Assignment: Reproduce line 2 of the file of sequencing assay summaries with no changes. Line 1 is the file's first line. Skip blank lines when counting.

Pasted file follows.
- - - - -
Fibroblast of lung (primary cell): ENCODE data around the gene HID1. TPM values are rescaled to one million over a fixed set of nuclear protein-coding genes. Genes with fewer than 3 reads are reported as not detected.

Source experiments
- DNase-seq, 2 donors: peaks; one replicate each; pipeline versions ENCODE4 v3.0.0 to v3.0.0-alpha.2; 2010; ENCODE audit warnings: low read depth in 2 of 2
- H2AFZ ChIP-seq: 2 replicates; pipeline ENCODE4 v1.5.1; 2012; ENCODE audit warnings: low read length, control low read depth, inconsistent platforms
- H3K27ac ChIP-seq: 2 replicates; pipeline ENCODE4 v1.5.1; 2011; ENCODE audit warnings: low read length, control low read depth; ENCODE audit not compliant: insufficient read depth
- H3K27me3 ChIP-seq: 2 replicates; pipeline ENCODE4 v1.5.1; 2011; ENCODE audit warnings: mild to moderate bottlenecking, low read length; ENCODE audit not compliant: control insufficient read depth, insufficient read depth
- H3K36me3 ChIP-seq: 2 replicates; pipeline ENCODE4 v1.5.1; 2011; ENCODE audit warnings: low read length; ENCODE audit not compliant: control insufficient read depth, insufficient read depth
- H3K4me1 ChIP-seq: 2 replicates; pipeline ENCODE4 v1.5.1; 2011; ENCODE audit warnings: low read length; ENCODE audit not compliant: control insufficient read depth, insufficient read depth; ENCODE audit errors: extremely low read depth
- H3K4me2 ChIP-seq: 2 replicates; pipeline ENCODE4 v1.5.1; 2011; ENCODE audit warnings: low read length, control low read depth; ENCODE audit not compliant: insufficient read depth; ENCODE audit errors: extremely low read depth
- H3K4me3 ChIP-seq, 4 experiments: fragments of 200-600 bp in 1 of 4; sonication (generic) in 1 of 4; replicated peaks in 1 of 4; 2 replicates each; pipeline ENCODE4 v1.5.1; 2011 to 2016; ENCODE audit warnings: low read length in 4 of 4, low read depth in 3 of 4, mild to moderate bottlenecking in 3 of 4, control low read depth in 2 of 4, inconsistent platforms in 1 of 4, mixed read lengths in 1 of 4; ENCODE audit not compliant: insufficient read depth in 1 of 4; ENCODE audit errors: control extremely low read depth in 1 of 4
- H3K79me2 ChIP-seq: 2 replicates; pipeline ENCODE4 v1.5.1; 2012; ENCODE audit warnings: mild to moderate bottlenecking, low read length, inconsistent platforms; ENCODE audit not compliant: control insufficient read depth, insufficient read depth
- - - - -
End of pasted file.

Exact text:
Source experiments